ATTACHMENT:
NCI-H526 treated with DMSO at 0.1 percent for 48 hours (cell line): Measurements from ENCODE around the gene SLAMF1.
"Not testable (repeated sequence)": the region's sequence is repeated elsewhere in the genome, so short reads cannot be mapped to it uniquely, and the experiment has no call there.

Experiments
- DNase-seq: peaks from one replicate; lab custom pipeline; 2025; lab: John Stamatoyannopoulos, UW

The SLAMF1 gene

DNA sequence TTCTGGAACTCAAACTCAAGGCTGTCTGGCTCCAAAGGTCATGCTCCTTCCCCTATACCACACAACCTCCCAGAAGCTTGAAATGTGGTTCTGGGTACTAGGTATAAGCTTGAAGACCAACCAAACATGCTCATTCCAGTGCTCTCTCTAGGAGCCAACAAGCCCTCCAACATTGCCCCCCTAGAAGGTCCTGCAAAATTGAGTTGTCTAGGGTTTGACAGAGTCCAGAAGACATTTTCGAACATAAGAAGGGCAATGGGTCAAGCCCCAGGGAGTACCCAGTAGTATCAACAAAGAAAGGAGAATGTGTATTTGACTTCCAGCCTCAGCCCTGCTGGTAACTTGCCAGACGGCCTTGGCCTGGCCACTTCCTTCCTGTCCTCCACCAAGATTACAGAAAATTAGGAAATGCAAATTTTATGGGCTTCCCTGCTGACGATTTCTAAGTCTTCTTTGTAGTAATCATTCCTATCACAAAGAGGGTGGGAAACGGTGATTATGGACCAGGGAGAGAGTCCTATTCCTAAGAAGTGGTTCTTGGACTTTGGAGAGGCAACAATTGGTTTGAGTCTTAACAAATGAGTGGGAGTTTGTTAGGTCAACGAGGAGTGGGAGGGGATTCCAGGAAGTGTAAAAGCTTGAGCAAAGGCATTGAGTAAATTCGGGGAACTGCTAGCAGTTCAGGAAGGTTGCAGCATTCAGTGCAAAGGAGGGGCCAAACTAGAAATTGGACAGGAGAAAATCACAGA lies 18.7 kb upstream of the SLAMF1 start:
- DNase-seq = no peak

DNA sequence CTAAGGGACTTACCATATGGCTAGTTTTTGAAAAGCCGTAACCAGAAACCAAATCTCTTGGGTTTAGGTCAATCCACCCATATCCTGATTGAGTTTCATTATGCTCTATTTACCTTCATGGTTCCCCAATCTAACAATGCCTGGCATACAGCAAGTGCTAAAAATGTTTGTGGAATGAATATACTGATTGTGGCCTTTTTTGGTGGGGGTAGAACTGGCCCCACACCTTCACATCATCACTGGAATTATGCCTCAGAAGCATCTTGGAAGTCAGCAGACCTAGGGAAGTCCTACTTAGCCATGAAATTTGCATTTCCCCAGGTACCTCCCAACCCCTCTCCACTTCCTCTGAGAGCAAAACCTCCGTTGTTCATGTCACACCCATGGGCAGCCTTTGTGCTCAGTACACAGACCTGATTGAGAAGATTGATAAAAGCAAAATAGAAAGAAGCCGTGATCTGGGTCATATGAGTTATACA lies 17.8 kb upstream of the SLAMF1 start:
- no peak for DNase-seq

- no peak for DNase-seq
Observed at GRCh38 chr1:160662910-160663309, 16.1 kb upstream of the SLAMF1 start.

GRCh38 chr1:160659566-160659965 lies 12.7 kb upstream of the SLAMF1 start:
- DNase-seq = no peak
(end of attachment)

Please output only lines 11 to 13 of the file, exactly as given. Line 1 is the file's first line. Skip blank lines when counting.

Observed at GRCh38 chr1:160662910-160663309, 16.1 kb upstream of the SLAMF1 start.

GRCh38 chr1:160659566-160659965 lies 12.7 kb upstream of the SLAMF1 start:
- DNase-seq = no peak